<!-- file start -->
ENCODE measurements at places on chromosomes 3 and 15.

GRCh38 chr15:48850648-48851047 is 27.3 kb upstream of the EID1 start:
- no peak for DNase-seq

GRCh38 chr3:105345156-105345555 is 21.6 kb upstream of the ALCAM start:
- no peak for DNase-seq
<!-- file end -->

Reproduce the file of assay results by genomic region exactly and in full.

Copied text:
ENCODE measurements at places on chromosomes 3 and 15.

GRCh38 chr15:48850648-48851047 is 27.3 kb upstream of the EID1 start:
- no peak for DNase-seq

GRCh38 chr3:105345156-105345555 is 21.6 kb upstream of the ALCAM start:
- no peak for DNase-seq